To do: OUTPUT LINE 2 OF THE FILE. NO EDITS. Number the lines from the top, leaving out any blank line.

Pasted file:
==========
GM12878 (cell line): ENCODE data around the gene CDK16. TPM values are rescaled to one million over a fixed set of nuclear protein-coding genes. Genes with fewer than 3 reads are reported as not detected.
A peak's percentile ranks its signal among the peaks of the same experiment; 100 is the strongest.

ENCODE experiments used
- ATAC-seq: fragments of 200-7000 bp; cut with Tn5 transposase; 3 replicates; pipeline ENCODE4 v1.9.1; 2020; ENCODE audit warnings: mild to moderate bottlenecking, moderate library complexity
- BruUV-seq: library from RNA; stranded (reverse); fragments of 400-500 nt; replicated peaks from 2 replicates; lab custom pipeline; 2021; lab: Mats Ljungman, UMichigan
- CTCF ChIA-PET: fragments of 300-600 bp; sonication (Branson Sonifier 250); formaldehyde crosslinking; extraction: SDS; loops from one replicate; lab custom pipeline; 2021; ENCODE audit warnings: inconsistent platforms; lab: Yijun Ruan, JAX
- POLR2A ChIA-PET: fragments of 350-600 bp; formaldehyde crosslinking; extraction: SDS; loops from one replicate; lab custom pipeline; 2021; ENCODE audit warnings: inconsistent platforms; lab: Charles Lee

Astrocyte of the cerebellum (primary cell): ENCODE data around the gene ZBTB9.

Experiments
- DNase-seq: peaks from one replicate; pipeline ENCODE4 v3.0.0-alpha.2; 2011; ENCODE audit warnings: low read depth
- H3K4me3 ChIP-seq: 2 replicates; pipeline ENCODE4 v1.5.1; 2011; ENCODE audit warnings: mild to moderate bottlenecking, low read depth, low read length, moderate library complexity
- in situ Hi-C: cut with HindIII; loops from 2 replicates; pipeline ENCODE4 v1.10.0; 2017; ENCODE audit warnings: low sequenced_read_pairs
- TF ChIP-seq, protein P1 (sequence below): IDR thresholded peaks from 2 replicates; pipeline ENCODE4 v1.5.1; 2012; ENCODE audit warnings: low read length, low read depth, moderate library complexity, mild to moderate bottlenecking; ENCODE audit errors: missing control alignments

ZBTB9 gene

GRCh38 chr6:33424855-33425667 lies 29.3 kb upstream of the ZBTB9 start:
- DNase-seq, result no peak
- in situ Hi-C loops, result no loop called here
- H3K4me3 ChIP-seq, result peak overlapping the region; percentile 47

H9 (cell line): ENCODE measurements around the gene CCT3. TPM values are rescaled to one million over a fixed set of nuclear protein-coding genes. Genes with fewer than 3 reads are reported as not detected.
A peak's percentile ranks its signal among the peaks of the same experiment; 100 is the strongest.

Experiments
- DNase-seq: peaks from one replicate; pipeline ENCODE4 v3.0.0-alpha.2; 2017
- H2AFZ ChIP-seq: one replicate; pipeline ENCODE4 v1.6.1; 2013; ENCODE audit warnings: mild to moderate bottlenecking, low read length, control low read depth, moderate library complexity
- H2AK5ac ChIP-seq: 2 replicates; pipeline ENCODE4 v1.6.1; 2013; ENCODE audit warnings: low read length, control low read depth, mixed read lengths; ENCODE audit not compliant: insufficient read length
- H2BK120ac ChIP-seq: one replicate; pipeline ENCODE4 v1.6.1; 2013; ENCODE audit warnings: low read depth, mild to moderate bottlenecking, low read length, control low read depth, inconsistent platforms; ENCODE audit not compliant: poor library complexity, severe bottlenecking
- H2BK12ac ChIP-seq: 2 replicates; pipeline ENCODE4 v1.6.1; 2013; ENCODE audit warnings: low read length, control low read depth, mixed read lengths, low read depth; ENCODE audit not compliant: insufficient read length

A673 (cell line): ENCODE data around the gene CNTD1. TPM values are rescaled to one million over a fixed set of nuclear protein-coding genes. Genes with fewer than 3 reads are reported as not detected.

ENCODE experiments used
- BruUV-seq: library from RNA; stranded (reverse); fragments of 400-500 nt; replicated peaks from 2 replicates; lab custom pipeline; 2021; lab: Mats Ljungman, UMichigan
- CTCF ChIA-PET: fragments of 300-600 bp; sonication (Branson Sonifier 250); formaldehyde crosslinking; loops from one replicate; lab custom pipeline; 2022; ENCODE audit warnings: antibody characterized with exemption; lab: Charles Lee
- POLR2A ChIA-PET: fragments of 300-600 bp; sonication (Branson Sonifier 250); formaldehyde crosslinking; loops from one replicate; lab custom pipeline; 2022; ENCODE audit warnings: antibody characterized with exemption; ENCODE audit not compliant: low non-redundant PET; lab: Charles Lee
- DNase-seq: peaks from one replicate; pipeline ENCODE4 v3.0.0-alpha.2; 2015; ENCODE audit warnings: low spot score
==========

A peak's percentile ranks its signal among the peaks of the same experiment; 100 is the strongest.